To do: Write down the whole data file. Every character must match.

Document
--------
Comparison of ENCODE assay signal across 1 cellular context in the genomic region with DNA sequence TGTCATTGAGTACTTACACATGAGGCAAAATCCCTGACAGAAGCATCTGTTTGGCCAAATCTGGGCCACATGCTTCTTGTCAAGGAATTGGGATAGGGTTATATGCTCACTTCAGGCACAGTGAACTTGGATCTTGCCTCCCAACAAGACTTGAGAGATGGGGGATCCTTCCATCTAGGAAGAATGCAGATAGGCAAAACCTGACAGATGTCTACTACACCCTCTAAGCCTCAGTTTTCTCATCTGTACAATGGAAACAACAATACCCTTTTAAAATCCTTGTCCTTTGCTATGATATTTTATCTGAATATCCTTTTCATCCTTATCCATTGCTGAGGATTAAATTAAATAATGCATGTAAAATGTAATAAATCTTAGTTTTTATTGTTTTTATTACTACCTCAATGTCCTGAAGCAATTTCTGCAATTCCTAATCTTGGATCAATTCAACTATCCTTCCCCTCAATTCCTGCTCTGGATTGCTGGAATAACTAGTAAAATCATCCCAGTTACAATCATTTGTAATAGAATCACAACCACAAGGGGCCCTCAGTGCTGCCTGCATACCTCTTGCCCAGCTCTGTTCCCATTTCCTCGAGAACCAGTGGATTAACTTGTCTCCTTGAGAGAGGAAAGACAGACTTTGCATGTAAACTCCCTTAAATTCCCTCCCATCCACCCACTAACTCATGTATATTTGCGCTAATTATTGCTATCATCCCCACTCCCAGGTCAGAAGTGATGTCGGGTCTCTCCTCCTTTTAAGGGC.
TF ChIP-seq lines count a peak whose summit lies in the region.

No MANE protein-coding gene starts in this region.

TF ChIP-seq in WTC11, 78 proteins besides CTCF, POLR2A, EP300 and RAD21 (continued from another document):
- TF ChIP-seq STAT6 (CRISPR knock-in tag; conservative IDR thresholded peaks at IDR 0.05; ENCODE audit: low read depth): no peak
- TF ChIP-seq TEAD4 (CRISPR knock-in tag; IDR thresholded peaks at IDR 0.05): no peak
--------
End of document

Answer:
Comparison of ENCODE assay signal across 1 cellular context in the genomic region with DNA sequence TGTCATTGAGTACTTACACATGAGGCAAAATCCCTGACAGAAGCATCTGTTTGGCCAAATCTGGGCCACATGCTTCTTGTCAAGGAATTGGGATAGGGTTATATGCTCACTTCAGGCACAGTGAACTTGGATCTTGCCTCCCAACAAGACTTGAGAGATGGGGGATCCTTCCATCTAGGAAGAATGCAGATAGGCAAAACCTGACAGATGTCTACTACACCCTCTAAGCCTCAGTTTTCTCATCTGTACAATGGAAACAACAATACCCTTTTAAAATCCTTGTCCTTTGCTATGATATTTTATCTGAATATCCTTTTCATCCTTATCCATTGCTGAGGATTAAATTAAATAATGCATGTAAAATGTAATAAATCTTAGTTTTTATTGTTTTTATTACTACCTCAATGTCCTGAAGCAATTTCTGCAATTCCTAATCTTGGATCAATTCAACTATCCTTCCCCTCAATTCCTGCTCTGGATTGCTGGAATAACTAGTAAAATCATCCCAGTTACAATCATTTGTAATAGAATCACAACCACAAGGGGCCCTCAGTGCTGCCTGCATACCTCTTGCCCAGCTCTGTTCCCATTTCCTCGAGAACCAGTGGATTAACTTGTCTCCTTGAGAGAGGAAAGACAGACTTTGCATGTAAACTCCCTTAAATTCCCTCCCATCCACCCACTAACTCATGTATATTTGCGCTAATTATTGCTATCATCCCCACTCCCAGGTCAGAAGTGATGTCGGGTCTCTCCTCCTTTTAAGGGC.
TF ChIP-seq lines count a peak whose summit lies in the region.

No MANE protein-coding gene starts in this region.

TF ChIP-seq in WTC11, 78 proteins besides CTCF, POLR2A, EP300 and RAD21 (continued from another document):
- TF ChIP-seq STAT6 (CRISPR knock-in tag; conservative IDR thresholded peaks at IDR 0.05; ENCODE audit: low read depth): no peak
- TF ChIP-seq TEAD4 (CRISPR knock-in tag; IDR thresholded peaks at IDR 0.05): no peak